Caretaker's Residence
1839
106
2
Add to Collection
About

About

Placed between a forested mountain and rolling vineyard, a rammed-earth wall demarcates the primary spaces of this single-story house. Built of n… Read More
Placed between a forested mountain and rolling vineyard, a rammed-earth wall demarcates the primary spaces of this single-story house. Built of native earth and woven among existing trees, this monolithic wall anchors the building structurally, ecologically, and experientially. Floor-to-ceiling glass completes the building envelope and captures panoramic valley views. The glass and earth walls work together to orchestrate indoor-outdoor living and to provide passive heating and cooling. Read Less
Published:
The Caretaker’s Residence is a three-bedroom, three-bath house on a rolling vineyard site at the foot of
Sonoma Mountain. The client had a strong sense of elegant classical proportion and the solidity of ancient
construction methods, but also wanted a modern design appropriate to both contemporary thought and to
the temperate rural environment. The intent was to embody a sense of permanence and solidity, combine a
modern language with a warm materials palette, and be discretely woven into the surrounding landscape
while enjoying the site's panoramic view.

On an existing plateau at the seam between forested mountain and rolling vineyard, a heavy rammed-earth
wall demarcates the primary spaces of the house. Built of native dirt, this massive earthen wall anchors the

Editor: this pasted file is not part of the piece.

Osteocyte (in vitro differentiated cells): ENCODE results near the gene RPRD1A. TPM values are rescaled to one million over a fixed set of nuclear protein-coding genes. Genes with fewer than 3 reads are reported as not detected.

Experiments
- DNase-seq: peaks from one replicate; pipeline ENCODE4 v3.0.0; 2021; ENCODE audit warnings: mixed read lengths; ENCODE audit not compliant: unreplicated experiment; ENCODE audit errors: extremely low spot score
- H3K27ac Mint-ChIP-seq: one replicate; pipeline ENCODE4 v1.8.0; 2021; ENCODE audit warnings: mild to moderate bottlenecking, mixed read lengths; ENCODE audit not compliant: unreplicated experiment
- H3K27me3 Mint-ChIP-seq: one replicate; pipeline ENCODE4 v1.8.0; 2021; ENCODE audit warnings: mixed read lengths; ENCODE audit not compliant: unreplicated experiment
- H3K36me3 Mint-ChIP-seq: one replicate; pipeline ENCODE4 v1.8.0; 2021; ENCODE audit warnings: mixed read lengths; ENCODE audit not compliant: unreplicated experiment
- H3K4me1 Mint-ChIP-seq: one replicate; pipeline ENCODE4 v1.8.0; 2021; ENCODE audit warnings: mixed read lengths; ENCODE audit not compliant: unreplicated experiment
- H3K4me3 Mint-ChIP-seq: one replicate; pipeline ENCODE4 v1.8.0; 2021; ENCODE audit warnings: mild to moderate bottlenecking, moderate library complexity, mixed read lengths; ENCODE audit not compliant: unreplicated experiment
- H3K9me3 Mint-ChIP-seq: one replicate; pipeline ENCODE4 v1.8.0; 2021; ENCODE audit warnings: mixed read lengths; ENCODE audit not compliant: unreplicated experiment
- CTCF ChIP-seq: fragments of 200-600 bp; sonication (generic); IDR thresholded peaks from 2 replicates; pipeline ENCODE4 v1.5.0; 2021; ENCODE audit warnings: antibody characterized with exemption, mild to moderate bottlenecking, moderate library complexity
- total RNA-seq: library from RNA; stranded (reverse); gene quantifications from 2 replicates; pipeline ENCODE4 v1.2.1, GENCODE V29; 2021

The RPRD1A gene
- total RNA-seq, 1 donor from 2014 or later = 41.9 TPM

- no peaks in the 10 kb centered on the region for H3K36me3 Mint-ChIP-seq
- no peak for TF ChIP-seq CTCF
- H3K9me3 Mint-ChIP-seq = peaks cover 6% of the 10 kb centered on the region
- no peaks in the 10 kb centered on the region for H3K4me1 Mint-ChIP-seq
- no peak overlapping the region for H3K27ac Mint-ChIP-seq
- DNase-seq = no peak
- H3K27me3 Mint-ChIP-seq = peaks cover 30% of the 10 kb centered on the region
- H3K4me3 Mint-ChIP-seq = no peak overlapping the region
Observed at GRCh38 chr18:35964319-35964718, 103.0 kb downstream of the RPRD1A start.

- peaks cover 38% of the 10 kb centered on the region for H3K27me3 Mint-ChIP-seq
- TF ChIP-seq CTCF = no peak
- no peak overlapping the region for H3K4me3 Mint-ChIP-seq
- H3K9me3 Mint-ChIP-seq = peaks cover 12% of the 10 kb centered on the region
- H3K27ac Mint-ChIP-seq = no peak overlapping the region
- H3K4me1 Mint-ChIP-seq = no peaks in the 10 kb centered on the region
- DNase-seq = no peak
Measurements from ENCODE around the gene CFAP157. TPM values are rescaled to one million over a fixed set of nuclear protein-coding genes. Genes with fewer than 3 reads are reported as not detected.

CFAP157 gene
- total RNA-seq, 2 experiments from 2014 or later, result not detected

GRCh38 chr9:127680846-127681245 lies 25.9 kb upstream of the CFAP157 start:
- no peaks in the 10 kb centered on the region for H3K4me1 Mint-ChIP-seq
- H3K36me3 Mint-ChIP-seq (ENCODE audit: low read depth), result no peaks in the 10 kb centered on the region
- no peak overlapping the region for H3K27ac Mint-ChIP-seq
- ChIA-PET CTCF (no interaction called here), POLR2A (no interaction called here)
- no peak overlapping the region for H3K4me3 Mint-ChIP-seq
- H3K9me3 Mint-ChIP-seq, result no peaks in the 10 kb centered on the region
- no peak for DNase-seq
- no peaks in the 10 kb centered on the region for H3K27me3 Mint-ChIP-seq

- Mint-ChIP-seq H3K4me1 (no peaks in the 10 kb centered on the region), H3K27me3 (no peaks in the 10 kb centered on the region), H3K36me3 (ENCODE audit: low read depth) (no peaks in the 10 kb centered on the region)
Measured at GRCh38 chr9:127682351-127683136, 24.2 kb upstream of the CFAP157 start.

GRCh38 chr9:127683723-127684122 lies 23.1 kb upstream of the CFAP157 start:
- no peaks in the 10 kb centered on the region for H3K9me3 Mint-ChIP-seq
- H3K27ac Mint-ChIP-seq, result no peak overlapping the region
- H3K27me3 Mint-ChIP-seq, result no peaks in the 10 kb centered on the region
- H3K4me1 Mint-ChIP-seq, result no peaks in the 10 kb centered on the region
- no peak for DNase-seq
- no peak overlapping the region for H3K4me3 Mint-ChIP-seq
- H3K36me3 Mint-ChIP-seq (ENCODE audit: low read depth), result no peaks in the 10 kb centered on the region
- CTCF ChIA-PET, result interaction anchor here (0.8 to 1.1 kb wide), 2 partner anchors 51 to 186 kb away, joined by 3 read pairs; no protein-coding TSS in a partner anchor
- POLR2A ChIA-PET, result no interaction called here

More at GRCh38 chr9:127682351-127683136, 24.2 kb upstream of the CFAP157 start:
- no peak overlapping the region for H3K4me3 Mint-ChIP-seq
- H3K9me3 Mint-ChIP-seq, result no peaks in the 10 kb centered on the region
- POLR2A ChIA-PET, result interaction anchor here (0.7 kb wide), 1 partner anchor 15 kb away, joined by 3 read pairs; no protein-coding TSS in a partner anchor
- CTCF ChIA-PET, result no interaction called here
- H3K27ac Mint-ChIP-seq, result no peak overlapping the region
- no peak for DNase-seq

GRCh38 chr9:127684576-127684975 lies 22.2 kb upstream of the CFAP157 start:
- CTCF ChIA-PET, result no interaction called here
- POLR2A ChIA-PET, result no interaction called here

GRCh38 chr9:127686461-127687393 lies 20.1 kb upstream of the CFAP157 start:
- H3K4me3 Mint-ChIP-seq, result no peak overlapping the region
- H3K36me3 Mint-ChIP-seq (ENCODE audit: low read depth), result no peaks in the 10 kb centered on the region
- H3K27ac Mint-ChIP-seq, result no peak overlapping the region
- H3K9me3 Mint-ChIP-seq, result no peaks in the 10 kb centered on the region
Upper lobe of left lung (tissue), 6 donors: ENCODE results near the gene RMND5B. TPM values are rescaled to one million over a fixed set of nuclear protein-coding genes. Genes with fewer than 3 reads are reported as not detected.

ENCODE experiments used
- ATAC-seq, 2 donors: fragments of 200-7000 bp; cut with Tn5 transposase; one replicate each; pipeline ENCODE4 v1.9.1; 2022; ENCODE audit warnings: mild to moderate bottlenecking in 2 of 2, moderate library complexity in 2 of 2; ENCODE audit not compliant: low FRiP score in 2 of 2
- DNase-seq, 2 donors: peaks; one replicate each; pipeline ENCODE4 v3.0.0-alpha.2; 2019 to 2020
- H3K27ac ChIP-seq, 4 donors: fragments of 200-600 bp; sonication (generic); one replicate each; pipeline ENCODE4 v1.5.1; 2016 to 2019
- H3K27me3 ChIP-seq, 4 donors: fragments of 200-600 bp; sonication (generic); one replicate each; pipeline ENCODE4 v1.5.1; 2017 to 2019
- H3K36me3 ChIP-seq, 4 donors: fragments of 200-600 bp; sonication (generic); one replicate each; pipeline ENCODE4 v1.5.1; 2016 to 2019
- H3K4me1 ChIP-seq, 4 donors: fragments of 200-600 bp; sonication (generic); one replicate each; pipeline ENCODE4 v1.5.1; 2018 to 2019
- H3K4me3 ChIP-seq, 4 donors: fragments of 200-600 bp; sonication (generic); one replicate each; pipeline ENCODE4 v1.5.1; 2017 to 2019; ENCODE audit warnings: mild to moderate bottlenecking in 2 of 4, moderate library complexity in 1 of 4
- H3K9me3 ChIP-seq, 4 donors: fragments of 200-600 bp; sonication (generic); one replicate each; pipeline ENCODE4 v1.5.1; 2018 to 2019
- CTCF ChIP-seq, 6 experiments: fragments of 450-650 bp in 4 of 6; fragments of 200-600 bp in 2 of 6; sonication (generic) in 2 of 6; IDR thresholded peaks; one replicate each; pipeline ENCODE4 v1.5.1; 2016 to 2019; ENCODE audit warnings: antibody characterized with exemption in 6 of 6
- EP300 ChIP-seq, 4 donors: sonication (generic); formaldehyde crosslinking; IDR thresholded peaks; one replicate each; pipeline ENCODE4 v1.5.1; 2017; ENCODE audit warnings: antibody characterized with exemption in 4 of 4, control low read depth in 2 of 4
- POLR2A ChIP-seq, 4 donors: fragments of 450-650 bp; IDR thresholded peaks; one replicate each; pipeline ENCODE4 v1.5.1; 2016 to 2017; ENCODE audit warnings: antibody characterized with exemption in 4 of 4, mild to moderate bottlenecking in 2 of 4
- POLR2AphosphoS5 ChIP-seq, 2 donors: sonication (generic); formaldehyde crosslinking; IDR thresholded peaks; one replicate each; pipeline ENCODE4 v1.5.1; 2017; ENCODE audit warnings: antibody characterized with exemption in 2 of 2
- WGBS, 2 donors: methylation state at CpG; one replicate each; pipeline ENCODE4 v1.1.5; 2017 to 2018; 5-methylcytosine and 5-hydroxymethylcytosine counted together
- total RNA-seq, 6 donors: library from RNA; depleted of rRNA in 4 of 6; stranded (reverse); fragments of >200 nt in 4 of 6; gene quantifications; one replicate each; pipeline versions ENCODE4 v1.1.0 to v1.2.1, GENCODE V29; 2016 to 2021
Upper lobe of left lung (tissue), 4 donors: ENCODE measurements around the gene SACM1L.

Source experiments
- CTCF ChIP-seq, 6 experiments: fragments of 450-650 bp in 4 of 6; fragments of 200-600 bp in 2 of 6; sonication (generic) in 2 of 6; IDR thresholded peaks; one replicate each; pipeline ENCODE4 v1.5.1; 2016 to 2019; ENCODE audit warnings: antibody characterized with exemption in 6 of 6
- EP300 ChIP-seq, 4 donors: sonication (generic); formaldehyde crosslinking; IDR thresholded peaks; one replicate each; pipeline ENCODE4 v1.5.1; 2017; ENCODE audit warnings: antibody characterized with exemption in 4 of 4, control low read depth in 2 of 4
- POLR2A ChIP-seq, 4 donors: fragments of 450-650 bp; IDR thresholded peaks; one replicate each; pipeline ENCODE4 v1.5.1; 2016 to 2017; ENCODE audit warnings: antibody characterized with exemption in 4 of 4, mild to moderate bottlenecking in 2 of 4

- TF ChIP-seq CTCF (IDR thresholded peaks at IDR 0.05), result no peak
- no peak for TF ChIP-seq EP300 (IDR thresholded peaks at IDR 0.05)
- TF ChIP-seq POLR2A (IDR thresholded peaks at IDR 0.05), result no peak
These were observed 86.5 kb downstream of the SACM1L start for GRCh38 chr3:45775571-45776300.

building structurally, ecologically, and experientially. On the west side are intimate gardens, walled by
house and forest and open vertically to the sky. Parallel floor and ceiling planes extend to the east, where
floor-to-ceiling glass allows sweeping views over the vineyard, valley, and distant hills. Deep penetrations
through the anchor wall reveal carefully orchestrated glimpses into the lush hillside garden.

The building’s rich materials palette of earth, concrete, wood, plaster, patinated and stainless steel is
balanced by a simplicity of form and detail. This restraint is deferential to the surrounding landscape, to
the inherent beauty of the materials used, and to the owner’s collection of art and antiques.

Carefully placed among existing trees, the house is oriented to provide natural heating and cooling. Floor-to-
ceiling east-facing glass gathers warmth from the morning sun, tempered during Summer months by
deep roof overhangs; the solid west wall and wooded hillside shade the house from intense afternoon heat.
A clerestory cut into the roof brings sun and sky deep into the interior, and ventilates the house with natural
convection currents. French doors and corner sliding glass doors open the interior out to the surrounding
terraces, embracing the indoor-outdoor lifestyle afforded by Sonoma's temperate climate.
Photography: John Sutton, JD Peterson